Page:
Flight Lieutenant William Ellis Newton, VC

William Ellis Newton. 100644William Ellis Newton
100644

Date of birth: 08 June 1919
Place of birth: St Kilda, VIC
Date of death: 29 March 1943
Place of death: Salamaua Ithmus, New Guinea

William Newton was born on 8 June 1919 at St Kilda, Melbourne. He attended the Melbourne Church of England Grammar School, becoming a keen sportsman who played cricket for the Victorian second eleven. He was working in a Melbourne silk warehouse when the Second World War began and he enlisted in the RAAF on 5 February 1940.

Having been commissioned and qualified as a pilot, Newton became a flight instructor before being posted to 22 Squadron, based in Port Moresby, in May 1942. He flew 52 operations in Boston dive bombers, consistently displaying a determination to destroy his target. Fellow airmen dubbed him "the firebug", claiming that wherever Newton flew he left a fire burning behind him.

On 16 March 1943, Newton was leading an attack against Japanese positions at Salamaua in New Guinea. As he dived through heavy anti-aircraft fire his aircraft was hit, although he was able to bomb before pulling away and coaxing his badly damaged aircraft safely back to Port Moresby. Two days later he returned to Salamaua again hitting his target and again being hit by heavy ground-fire. This time Newton's aircraft caught fire but he managed to ditch the burning aircraft in the sea, about 900 metres offshore. Two of the Boston's three crew members were seen to make it ashore by other squadron members.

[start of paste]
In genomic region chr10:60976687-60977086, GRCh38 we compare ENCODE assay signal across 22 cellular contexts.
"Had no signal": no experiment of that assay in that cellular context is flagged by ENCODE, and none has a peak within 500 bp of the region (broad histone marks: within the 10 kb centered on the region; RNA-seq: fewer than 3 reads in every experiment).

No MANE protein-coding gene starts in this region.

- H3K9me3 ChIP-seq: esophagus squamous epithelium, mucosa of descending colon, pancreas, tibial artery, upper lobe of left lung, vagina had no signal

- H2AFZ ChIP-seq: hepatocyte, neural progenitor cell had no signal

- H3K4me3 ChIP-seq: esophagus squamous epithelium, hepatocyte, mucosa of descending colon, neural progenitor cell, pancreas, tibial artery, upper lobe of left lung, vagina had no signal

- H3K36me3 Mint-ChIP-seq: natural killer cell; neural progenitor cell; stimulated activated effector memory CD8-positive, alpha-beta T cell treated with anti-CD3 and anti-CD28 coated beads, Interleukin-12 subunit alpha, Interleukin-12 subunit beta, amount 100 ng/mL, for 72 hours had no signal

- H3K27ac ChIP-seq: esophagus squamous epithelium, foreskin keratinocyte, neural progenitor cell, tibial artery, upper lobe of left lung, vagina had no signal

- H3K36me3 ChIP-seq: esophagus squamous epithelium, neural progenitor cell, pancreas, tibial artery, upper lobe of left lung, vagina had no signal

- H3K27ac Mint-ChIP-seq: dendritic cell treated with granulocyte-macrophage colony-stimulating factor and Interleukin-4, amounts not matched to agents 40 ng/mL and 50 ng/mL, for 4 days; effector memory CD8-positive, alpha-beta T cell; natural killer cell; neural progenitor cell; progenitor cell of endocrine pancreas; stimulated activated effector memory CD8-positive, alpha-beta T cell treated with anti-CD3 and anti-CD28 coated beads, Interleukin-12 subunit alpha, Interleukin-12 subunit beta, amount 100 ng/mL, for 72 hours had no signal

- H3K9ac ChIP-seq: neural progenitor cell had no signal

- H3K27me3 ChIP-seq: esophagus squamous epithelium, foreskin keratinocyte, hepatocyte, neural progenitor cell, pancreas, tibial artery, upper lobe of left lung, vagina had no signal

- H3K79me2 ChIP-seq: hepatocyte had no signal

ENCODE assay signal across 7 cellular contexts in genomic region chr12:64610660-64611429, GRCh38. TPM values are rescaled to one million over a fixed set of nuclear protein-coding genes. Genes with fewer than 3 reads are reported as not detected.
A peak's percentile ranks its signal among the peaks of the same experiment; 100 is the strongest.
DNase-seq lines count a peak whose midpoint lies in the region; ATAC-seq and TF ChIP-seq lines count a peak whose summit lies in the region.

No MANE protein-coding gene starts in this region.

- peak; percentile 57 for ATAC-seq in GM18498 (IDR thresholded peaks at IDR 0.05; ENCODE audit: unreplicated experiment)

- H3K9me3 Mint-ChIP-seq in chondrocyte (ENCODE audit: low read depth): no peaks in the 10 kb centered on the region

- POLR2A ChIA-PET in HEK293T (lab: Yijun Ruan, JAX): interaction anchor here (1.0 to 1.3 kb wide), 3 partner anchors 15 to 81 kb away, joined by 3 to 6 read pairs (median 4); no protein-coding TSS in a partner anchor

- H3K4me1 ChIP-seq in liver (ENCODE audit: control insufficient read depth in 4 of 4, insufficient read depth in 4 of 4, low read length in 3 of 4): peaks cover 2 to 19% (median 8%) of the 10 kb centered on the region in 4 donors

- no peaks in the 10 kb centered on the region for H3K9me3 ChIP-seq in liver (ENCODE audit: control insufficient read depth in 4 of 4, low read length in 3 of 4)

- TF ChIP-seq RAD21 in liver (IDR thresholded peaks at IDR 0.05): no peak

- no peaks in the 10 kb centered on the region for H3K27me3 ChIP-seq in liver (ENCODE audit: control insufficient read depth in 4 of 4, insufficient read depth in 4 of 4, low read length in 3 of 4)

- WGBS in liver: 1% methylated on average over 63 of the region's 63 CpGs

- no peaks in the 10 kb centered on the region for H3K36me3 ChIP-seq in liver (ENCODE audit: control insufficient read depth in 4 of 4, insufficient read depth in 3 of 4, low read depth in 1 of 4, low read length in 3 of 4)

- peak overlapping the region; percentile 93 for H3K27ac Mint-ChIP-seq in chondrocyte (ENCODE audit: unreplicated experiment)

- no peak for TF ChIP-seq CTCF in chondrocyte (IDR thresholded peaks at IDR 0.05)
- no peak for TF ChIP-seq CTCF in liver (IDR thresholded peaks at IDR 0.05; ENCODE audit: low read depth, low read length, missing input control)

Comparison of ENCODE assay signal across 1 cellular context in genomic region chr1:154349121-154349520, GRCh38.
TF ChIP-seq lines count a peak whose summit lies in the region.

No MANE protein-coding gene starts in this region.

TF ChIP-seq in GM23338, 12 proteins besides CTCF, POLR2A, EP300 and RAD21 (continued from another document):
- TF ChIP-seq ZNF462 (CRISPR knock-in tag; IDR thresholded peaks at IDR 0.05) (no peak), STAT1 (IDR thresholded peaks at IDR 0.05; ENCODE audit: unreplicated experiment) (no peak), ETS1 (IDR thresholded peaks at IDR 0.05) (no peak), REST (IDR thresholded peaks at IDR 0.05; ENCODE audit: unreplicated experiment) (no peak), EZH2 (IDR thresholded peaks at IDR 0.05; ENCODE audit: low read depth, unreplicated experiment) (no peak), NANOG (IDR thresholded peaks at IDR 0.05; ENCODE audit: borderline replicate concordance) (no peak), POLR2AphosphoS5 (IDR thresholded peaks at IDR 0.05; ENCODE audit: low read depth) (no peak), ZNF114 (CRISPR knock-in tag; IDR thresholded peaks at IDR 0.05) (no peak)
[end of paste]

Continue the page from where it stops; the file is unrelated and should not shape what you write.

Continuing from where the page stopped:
Newton was one of them. He was captured by the Japanese along with Flight Sergeant J. Lyon. Both men were sent to Lae where Lyon was later executed. Newton was returned to Salamaua and on 29 March 1943 he too was executed. His death became linked with that of another Australian, Len Siffleet, a special operations sergeant who had also been captured in New Guinea. A photograph of Siffleet's beheading was found by American soldiers in April 1944 and was believed for many years to have shown Newton's execution. While no photograph of his death is known to exist, the story of Newton's execution circulated in Australian newspapers after it was translated from the captured diary of a Japanese soldier who had witnessed the incident.

His fearless approach to operational flying and the manner in which he attempted to save his crew by piloting their burning aircraft as far from Japanese positions as possible earned Newton the Victoria Cross, the only such award made to a member of the RAAF in the Pacific theatre. After the war, Newton's body was located and buried in the Lae war cemetery.

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